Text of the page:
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Can trustees of a family trust treat beneficiaries unequally?

  • 1 December 2017
Many family assets in New Zealand are owned by a family trust. The trustees of such trusts must comply with a wide range of duties and obligations. This article considers one of those duties, the trustee duty of impartiality, and what this duty means in practice, particularly when trustees want to distribute trust assets unequally amongst trust beneficiaries.
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Forming a Charitable Trust

  • 28 October 2015
We are often approached by clients who would like to give something back to the community and have therefore decided to form a charitable trust. There are a number of key steps in this process, which we can assist with.
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Mentally Incapable Trustees

  • 10 September 2014
If you have a family trust, you will (hopefully) have considered what will happen with your trust after you have died. You may have signed a memorandum of guidance setting out your long term wishes for the trust and you may have nominated who you would like to hold the power of appointment of trustees after your death. But have you considered what would happen if you, or one of your co-trustees became mentally incapable?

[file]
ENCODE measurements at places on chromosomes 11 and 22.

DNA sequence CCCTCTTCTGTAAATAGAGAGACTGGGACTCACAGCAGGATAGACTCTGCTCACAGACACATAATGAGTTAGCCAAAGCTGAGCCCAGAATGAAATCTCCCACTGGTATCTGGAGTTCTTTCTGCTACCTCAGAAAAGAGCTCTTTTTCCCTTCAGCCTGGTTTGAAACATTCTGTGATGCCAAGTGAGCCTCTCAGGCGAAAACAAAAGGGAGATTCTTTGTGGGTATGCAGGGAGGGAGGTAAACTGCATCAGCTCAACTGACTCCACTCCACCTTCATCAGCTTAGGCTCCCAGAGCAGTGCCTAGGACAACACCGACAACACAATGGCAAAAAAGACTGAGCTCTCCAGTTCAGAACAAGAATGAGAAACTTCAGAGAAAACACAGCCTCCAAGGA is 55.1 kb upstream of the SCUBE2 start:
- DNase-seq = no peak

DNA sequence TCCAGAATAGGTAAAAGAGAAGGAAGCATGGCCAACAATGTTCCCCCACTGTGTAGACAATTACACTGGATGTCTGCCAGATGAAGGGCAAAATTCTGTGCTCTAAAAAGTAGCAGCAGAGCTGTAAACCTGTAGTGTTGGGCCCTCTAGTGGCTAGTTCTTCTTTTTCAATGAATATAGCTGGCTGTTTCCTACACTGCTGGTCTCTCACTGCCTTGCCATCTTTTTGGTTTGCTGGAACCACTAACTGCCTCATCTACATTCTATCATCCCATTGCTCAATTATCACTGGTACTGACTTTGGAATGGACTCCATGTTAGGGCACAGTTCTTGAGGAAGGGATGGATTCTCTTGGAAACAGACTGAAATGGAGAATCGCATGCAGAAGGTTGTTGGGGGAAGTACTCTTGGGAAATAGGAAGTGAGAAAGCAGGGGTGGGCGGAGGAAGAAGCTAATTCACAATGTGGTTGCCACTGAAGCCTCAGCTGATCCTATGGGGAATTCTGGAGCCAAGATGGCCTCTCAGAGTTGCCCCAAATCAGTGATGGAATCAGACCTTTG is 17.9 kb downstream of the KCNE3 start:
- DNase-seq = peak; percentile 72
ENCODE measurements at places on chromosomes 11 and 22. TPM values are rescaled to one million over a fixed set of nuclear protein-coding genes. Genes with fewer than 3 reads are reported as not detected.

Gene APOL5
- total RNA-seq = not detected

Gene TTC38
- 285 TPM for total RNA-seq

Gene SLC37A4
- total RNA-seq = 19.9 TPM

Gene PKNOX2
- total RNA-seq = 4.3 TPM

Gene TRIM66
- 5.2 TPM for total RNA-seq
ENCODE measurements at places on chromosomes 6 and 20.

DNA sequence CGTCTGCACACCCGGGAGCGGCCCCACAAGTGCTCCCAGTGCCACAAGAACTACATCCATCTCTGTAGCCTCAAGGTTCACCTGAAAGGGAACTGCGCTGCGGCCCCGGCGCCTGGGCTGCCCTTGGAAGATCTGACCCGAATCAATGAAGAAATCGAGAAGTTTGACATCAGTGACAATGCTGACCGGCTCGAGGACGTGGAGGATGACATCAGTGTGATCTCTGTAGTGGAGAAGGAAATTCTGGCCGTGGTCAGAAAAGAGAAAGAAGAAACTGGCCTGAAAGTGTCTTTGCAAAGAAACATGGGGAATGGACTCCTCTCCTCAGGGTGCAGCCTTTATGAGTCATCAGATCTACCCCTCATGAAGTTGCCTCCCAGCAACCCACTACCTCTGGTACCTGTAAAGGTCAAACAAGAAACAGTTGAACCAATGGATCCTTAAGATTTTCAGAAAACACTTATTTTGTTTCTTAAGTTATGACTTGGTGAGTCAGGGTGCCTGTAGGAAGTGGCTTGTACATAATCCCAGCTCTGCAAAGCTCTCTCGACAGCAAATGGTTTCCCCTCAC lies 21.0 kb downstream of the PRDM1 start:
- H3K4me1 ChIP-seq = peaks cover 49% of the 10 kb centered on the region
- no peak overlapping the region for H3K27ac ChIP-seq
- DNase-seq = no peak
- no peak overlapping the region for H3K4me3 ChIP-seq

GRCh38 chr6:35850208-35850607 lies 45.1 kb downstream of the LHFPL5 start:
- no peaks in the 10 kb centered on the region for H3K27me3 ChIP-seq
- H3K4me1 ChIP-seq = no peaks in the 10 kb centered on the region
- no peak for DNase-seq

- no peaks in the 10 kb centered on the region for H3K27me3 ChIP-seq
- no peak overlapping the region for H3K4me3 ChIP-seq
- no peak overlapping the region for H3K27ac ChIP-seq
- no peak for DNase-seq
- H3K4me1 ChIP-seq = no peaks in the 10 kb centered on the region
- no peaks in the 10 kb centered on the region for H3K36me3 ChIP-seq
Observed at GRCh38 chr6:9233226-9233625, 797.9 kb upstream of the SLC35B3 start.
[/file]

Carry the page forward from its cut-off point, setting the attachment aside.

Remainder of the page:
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Being a trustee: is it worth the risk?

  • 2 July 2013
As family trusts have grown in popularity over recent years, increasing numbers of people have been asked by friends and family members to take on trustee roles. The offer is often seen as something of a compliment; a sign of respect for the skills and wisdom of the trustee. However, potential trustees can easily overlook the risks involved with accepting such an offer.
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Family Trusts and Asset Protection

  • 22 February 2010
Family trusts are often marketed as a great way to protect family assets. Although trusts can be useful, they are not ‘get-out-of-jail-free’ cards, as Mr Lightbody discovered when his trust was considered by the Supreme Court in Regal Castings Ltd v Lightbody.
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